The Luxembourg Gardens date from 1611 when Marie de Medici, the widow of King Henry, decided to build a palace to remind her of her native Florence.
The Luxembourg Gardens have lots of flowers, statues and water features. They are a peaceful and calm place for a stroll.
When I visited the Luxembourg Gardens in October, 2013 the place was a riot of colour and lush green grassy areas. It was a reasonably pleasant day weatherwise, so I sat on a bench and watched the world go by before I embarked on a stroll around these truly beautiful grounds.
The statues are a delight and there are so many of them, it would take all day to read each one. All in all, this place is magnificent and should be allocated as much time as possible if the visitor is to really savour and enjoy it. I was reminded of Renoir paintings (21st century style).
The trees of the Jardin du Luxembourg are getting old. One third of the trees were planted before 1900. This is particularly the case in the eastern part of the garden on the Saint Michel side. There are phytosanitary concerns with nearly 40% of the trees!
In this context, a comprehensive multi-year renovation of trees has been developed and starts this year. The program plans to intervene in homogeneous areas to ensure optimum success of replanting. About 60 trees will be cut followed by replanting. So that there will be some noise of chain saws.
It only rained once during the ten days I was in Paris in June 2006, and that was –- you guessed it –- ten minutes before show time at an open-air opera performance in the Senate Gardens, which are in the Luxembourg Gardens right behind Luxembourg Palace.
A nice announcer on the PA system said the shower had been "annoncé pour cinq minutes" and thanked us for remaining in our seats. After five minutes the rain seemed to be letting up a bit, so they started the overture (the orchestra was under a roof, but someone had to hold an umbrella over the conductor) and the singers and dancers started doing their thing in the rain.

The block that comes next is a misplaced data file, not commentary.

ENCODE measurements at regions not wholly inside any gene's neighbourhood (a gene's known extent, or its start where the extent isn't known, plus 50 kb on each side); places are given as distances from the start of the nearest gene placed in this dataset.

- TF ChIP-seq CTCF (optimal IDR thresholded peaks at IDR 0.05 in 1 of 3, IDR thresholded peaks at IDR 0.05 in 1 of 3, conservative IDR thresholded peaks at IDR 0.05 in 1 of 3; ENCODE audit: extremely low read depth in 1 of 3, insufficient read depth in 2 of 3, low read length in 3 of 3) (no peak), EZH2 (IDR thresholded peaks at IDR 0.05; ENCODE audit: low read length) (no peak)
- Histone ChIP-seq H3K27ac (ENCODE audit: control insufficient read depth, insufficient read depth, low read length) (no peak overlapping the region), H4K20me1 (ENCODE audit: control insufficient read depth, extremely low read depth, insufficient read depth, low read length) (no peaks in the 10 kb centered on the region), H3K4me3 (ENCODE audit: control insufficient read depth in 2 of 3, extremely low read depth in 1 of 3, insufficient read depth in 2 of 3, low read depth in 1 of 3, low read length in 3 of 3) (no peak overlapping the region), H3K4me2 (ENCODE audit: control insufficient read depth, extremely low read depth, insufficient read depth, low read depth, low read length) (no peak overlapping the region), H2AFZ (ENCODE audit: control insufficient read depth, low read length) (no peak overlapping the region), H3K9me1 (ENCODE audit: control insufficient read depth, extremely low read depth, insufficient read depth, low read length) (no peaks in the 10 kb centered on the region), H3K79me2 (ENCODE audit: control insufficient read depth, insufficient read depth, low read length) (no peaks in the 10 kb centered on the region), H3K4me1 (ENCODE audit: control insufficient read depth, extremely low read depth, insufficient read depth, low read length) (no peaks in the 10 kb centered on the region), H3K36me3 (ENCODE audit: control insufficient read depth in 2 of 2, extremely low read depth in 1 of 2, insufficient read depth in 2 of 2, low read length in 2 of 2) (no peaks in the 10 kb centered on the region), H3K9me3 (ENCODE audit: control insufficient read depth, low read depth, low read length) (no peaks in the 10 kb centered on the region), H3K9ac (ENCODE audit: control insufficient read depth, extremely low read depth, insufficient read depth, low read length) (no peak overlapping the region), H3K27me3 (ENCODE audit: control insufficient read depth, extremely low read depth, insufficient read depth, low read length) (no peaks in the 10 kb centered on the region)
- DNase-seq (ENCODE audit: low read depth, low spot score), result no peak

After a few more minutes it became clear that "ça n'a pas l'air de s'arranger", so they asked us to retain our tickets and come back the following Sunday evening, same time same place. This was lucky for me because Sunday was the only evening I still had free.
Later they sent an e-mail confirming the change of date, which I thought was very good service. They had my e-mail address because I had originally booked online.
Second photo: Here's what the venue looked like the day before while they were getting it set up.
Third photo: Here it's already looking a bit stormy. The building is Luxembourg Palace, which is the meeting place of the French Senate.
Fourth photo: I wasn't the only one to stop and take a picture of the Medici Fountain, which was commissioned in 1624 by the notorious Marie de Medici, widow of the murdered king Louis IV. I wonder what that voluminous lady would think of the recent funny addition to her reflecting pool.
Fifth photo: But I was the only one to stop and take a picture of this bust of Henri Murger (1822-1861), who is best known as the author of Scènes de la Vie de Bohème, the book that inspired Puccini's (and Leoncavallo's) opera La Bohème.
Surrounding the Palace is about 55 acres of park which was originally owned by the Duke of Luxembourg, hence the name. Marie de' Medici, mother of Louis XIII and wife of Henry IV was Italian, so she had the gardens laid out in Italian style. In the 19th century, the park was opened to the public and redesigned in a more French style, but the original layout has been preserved.
At the center of the park is an octagonal pond, known as the Grand Basin. Here, children can rent small boats, enjoy the puppet theater, go for a pony ride, or a ride on the merry-go-round. The day I was there, was quite sunny, so families were in the park. I noticed the little Boats on the pond, and the Ducks too!
The surrounding area is laid out in a geometrical pattern. I came across many statues scattered around the park.
A favorite of mine at the park, was the romantic Barouque Fountain de Medicis. Set in a peaceful setting under trees and at the end of a small pond, this fountain has the Greek mythological figure of Polyphemus watching over the lovers Acis and Galatea. It is flanked by allegorical figures depicting the rivers Seine and Rhone.
I could see this was a very popular park
The Luxembourg Gardens are open to the public all year around Summer 7.30 - 4.45pm
Winter 8.15 - 9.45pm
These beautiful gardens were opened to the public in the 19th Century. People could for a small fee go into the gardens and eat the fruit in the orchard. The fountain of the Medicis is a 17th Century fountain within the gardens.